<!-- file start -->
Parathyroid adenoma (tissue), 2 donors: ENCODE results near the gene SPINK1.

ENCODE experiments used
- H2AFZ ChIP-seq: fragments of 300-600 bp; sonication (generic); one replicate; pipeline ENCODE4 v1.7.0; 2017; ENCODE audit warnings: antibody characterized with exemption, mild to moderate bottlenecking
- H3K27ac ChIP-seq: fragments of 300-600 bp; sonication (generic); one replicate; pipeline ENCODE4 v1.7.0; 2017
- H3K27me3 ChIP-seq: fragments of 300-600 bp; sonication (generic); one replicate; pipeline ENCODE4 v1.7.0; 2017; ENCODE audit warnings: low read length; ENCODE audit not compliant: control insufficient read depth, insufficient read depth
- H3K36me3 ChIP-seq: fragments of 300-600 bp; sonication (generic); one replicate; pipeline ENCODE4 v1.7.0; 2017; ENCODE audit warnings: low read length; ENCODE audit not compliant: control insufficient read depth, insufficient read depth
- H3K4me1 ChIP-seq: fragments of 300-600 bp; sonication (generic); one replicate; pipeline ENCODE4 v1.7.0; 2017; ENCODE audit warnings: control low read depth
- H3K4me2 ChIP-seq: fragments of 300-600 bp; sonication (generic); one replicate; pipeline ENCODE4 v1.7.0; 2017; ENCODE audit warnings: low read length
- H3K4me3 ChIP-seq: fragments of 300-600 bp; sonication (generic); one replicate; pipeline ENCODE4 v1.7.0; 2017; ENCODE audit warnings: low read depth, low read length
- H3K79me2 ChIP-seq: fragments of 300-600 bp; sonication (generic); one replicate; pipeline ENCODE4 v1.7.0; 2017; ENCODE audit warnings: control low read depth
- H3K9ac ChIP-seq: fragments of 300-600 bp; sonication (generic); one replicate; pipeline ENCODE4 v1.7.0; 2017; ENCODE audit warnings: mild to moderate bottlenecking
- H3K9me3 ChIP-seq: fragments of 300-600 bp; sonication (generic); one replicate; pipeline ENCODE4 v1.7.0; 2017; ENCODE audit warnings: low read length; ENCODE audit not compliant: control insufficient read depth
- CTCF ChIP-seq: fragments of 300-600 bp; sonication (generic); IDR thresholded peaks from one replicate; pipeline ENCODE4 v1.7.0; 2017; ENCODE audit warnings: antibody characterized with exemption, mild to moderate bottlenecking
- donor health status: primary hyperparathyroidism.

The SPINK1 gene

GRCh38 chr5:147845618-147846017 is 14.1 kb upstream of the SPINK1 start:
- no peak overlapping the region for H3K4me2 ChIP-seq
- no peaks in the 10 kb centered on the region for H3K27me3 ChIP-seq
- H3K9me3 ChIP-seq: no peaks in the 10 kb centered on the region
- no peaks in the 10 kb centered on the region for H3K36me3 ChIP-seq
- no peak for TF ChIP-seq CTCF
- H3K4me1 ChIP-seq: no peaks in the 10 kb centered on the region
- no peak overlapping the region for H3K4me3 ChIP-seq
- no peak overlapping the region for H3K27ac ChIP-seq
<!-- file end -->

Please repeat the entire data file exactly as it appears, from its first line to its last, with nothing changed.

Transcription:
Parathyroid adenoma (tissue), 2 donors: ENCODE results near the gene SPINK1.

ENCODE experiments used
- H2AFZ ChIP-seq: fragments of 300-600 bp; sonication (generic); one replicate; pipeline ENCODE4 v1.7.0; 2017; ENCODE audit warnings: antibody characterized with exemption, mild to moderate bottlenecking
- H3K27ac ChIP-seq: fragments of 300-600 bp; sonication (generic); one replicate; pipeline ENCODE4 v1.7.0; 2017
- H3K27me3 ChIP-seq: fragments of 300-600 bp; sonication (generic); one replicate; pipeline ENCODE4 v1.7.0; 2017; ENCODE audit warnings: low read length; ENCODE audit not compliant: control insufficient read depth, insufficient read depth
- H3K36me3 ChIP-seq: fragments of 300-600 bp; sonication (generic); one replicate; pipeline ENCODE4 v1.7.0; 2017; ENCODE audit warnings: low read length; ENCODE audit not compliant: control insufficient read depth, insufficient read depth
- H3K4me1 ChIP-seq: fragments of 300-600 bp; sonication (generic); one replicate; pipeline ENCODE4 v1.7.0; 2017; ENCODE audit warnings: control low read depth
- H3K4me2 ChIP-seq: fragments of 300-600 bp; sonication (generic); one replicate; pipeline ENCODE4 v1.7.0; 2017; ENCODE audit warnings: low read length
- H3K4me3 ChIP-seq: fragments of 300-600 bp; sonication (generic); one replicate; pipeline ENCODE4 v1.7.0; 2017; ENCODE audit warnings: low read depth, low read length
- H3K79me2 ChIP-seq: fragments of 300-600 bp; sonication (generic); one replicate; pipeline ENCODE4 v1.7.0; 2017; ENCODE audit warnings: control low read depth
- H3K9ac ChIP-seq: fragments of 300-600 bp; sonication (generic); one replicate; pipeline ENCODE4 v1.7.0; 2017; ENCODE audit warnings: mild to moderate bottlenecking
- H3K9me3 ChIP-seq: fragments of 300-600 bp; sonication (generic); one replicate; pipeline ENCODE4 v1.7.0; 2017; ENCODE audit warnings: low read length; ENCODE audit not compliant: control insufficient read depth
- CTCF ChIP-seq: fragments of 300-600 bp; sonication (generic); IDR thresholded peaks from one replicate; pipeline ENCODE4 v1.7.0; 2017; ENCODE audit warnings: antibody characterized with exemption, mild to moderate bottlenecking
- donor health status: primary hyperparathyroidism.

The SPINK1 gene

GRCh38 chr5:147845618-147846017 is 14.1 kb upstream of the SPINK1 start:
- no peak overlapping the region for H3K4me2 ChIP-seq
- no peaks in the 10 kb centered on the region for H3K27me3 ChIP-seq
- H3K9me3 ChIP-seq: no peaks in the 10 kb centered on the region
- no peaks in the 10 kb centered on the region for H3K36me3 ChIP-seq
- no peak for TF ChIP-seq CTCF
- H3K4me1 ChIP-seq: no peaks in the 10 kb centered on the region
- no peak overlapping the region for H3K4me3 ChIP-seq
- no peak overlapping the region for H3K27ac ChIP-seq